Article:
June 14, 2006
Rock Opera At Bay Street Tommy in Sag Harbor:'See Me'
Brace yourself, Bay Street The rock opera is coming to town.
That's right, the Pinball Wizard is heading to Sag Harbor in the form of The Who's Tommy, a staged musical that has its roots in Broadway and is making its way to Bay Street tomorrow for a three- week run.
"We've assembled a cast of triple threats," said director and choreographer Marcia Milgrom Dodge, referring to The Who's ensemble of performers who have proven themselves within the enviable triumvirate of showbiz — singing, dancing and acting. Also, she said, "It was important to find actors who could sing rock and roll."
The music, of course, is quite possibly the production's biggest draw. Musical director Roger Butterley is working with original tunes by legendary rockers Pete Townshend, John Entwhistle and Keith Moon such as those seminal 70s anthems of rebellion, "We're Not Gonna Take It," and "I'm Free."
But don't expect a literal interpretation of the 1975 film Tommy to hit the Bay Street stage. "We wanted to more closely examine the human relationships in this story," explained Euan Morton, a Scottish actor who plays Tommy. "It's a pared-down production that's truer to The Who's musical intent." Given the intimate nature of Bay Street, whose theater seats only about 90, that much is to be expected. "The film was fun to watch," noted Milgrom-Dodge, "but our version is substantially different. Ken Russell (Tommy's director) made many wild choices that would not translate to the stage — even if I wanted them too."
During preliminary cast meetings, she urged the actors to immerse themselves in the free-fall 70s vibe of rock n' roll debauchery. "When we sat down with the cast to do the first reading, I told everyone to grab a cigarette and do a few shots of Jack Daniel's," said Milgrom-Dodge.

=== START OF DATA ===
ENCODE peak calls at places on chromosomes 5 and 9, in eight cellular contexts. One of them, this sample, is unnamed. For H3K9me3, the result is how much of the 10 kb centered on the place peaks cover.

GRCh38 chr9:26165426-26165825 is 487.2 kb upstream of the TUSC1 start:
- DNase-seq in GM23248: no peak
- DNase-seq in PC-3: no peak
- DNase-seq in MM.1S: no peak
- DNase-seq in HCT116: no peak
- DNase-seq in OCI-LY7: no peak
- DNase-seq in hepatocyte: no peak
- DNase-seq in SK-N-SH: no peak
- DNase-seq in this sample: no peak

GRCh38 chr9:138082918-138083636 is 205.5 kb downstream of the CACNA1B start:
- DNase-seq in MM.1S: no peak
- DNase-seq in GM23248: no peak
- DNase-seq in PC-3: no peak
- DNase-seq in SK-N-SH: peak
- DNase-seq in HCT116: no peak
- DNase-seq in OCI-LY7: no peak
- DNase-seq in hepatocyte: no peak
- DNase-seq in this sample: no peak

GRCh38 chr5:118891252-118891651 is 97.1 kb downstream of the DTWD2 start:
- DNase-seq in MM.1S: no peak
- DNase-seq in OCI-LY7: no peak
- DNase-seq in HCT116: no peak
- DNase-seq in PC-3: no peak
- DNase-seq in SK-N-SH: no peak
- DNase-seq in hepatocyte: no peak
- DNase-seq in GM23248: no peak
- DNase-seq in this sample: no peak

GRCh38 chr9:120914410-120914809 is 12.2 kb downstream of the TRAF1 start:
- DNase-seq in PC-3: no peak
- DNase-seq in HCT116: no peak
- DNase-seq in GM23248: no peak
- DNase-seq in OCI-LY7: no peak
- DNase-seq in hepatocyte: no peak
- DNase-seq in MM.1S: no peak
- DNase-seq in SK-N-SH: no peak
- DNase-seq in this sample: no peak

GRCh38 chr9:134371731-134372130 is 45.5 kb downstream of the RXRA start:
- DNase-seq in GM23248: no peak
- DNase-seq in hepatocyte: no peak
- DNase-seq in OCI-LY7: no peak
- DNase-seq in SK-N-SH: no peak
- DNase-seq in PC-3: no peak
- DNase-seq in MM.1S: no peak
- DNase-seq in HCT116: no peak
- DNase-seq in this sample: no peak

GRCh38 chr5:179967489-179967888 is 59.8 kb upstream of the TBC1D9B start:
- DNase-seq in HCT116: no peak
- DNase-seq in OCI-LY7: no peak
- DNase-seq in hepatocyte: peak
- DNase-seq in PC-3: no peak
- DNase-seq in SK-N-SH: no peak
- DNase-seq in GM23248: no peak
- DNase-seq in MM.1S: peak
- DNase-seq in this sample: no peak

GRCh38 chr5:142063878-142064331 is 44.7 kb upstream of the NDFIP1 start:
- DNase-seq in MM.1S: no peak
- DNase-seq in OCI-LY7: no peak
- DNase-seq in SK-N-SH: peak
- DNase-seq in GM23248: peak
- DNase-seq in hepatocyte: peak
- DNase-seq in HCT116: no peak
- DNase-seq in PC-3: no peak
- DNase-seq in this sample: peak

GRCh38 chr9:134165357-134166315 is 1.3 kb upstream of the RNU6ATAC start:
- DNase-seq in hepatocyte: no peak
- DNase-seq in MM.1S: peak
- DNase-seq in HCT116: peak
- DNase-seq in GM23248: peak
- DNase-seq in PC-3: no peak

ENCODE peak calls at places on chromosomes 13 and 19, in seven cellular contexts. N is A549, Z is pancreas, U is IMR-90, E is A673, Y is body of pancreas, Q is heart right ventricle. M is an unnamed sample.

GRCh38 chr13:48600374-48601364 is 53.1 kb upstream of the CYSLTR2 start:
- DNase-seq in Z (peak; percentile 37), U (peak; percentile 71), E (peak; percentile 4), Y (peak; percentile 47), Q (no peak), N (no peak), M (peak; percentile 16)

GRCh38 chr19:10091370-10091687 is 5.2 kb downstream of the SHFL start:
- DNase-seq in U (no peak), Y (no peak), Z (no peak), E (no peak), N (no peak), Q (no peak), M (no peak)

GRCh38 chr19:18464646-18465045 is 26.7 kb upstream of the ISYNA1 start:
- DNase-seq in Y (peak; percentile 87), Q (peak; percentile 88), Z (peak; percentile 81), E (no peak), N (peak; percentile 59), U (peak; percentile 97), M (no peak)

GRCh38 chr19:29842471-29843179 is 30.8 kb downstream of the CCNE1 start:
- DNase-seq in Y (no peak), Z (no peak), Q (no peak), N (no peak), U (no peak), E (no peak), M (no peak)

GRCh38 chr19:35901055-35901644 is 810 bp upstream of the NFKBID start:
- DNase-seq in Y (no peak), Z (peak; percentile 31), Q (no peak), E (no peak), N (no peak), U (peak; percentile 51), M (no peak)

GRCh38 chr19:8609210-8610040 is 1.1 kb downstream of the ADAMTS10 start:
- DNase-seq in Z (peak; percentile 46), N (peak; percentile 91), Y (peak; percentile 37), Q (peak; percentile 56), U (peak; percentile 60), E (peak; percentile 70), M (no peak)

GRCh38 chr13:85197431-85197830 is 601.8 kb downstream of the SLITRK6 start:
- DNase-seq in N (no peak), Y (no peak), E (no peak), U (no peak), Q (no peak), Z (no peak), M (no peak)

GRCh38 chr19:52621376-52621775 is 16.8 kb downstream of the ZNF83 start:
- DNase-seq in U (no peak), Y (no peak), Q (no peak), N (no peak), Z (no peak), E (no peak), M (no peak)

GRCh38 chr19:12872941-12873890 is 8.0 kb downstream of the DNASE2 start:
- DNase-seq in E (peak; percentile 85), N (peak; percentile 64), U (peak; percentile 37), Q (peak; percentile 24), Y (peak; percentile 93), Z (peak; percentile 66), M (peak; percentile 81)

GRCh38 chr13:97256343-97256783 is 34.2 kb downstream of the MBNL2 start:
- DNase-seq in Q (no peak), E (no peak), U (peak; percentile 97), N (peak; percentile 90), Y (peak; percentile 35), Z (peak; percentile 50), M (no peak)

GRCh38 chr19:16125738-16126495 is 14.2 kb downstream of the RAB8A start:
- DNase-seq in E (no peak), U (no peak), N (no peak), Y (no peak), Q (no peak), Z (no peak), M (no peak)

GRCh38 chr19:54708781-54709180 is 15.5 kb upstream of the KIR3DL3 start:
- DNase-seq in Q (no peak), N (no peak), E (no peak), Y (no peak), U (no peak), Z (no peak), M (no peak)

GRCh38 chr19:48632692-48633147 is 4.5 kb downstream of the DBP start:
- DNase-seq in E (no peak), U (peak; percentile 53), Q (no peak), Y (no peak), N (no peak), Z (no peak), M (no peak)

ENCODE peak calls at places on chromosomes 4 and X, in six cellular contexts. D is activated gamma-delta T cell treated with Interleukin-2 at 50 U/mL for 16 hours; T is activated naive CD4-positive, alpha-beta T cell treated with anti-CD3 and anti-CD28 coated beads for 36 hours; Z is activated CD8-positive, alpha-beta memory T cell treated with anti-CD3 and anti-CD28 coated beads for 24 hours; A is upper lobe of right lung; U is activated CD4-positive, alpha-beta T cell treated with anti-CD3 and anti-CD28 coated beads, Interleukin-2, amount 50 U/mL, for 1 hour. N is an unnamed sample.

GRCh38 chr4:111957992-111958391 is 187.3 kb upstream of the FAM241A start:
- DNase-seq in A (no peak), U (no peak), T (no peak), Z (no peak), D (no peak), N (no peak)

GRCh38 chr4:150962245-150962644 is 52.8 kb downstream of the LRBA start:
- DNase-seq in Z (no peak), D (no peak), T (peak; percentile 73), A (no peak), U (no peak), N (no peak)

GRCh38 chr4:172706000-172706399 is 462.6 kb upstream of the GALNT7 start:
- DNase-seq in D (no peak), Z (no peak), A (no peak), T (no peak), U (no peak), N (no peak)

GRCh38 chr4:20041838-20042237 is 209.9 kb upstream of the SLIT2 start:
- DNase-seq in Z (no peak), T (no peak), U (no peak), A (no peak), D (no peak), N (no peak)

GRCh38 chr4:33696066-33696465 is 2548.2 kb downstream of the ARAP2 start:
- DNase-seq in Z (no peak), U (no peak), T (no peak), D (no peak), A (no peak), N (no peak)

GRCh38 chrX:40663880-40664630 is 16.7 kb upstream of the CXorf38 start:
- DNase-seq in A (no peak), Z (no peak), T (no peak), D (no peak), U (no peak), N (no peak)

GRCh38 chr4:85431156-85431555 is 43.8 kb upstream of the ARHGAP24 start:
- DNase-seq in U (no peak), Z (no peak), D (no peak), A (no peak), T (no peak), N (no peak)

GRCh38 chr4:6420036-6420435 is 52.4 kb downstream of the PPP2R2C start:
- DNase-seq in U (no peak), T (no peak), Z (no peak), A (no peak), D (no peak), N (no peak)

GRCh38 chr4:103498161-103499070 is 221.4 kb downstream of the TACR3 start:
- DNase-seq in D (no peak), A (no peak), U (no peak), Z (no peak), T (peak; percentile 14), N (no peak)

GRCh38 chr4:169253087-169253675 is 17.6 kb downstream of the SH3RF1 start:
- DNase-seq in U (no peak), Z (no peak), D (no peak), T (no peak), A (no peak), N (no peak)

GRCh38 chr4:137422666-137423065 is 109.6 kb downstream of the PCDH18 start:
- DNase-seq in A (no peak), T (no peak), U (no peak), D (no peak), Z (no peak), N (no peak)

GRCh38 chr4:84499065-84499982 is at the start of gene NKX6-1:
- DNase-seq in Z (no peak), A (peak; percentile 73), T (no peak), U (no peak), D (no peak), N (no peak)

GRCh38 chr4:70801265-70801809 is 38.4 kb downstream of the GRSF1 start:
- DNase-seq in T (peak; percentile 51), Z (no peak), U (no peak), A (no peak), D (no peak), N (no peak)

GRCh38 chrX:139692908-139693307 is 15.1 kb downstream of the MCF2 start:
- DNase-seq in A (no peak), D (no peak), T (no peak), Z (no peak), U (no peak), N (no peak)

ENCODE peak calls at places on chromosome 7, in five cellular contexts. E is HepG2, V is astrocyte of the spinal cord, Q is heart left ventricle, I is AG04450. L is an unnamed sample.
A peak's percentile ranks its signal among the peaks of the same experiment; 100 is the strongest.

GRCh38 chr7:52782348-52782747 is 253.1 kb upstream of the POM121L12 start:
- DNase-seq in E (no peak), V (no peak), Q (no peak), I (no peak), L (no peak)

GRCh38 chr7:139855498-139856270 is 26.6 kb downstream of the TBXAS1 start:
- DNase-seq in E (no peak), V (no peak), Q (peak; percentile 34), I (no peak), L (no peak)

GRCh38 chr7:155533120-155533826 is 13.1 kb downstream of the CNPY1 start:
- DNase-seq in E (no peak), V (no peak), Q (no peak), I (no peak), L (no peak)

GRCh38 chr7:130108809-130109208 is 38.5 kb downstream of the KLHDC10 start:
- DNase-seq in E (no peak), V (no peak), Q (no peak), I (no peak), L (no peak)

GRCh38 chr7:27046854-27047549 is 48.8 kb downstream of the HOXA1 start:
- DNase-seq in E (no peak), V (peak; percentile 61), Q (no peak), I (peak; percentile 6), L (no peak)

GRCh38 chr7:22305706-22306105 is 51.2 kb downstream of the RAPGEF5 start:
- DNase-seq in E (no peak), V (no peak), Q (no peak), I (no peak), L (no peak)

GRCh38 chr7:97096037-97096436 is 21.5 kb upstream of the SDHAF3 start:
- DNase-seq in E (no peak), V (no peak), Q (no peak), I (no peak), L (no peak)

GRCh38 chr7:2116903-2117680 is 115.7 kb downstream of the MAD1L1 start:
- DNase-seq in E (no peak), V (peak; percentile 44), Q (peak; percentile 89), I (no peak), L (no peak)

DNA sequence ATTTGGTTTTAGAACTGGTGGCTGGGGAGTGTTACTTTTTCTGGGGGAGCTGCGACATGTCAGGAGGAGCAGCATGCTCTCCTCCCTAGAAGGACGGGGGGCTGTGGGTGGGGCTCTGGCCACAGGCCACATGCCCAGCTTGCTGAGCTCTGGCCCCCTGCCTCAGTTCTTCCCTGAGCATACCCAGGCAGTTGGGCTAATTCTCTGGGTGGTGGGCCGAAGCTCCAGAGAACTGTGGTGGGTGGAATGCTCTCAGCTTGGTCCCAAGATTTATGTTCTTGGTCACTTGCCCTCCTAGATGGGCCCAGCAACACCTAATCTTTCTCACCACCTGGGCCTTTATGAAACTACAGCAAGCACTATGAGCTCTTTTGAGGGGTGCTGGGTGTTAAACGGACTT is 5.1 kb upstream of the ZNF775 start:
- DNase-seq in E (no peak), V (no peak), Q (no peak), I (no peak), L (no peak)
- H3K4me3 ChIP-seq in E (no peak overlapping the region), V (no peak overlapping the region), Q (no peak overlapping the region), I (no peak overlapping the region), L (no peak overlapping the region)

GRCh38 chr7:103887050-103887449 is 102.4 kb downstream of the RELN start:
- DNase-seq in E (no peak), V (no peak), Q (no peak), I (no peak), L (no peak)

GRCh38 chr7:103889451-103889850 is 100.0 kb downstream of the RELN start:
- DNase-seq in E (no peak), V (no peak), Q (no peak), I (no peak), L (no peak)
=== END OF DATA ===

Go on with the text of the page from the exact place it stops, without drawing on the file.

"I wanted them to get into the rock star mode," she explained, laughing.
Morton is already familiar with that role. In 2002, he starred in Boy George's semi-autobiographical London play Taboo, a show set in the glamorously decadent early 80s London nightlife where pop music, drugs and sex were king. The production later moved to Broadway and for his role as the flamboyant George, Morton was nominated for five theater awards, including a Tony.
When it comes to Bay Street's version of The Who's Tommy, Milgrom-Dodge promised that both rock music fans and devotees of the story of Tommy, the Pinball Wizard who ascends to super-messianic proportions after being struck blind, deaf and dumb, will come away entertained. "I'm not going to give away any secrets, but the audience will actually become part of the show," she said. "There's so much energy going on and the show never stops moving!"
Actor Mike McGowan, who plays the role of Captain Walker, said the spirit of The Who's music drives the
production, but added that the show has cross-generational appeal. "It's all about the rebellion and intensity that only rock and roll can speak to. Our version of this show may be a bit pared down due to the constraints of the venue but it's truer to The Who's musical intent."
Milgrom-Dodge, who formerly directed Hair and Once On this Island at Bay Street, agreed. "The theater is intimate-the audience is right there. The performers can really feel the energy and the thrust stage allows the action to be felt full force by the audience." She added, "I love this kind of space! I've worked in such varied venues-from 2200 seats 'in the round' to Broadway-sized prosceniums." Each, she said, presents its own challenges and opportunities.
Townshend claimed in the 70s that Tommy wasn't truly an opera as the genre is generally understood. In many ways, it's tough to categorize either the original movie or the staged musical. It's safe to say, though, that The Who's Tommy has played a unique role in capturing the public's imagination both during its run on Broadway and its regenesis at Bay Street. In the end, the story of Tommy has proved to be an enduring, if a bit eccentric, slice of popular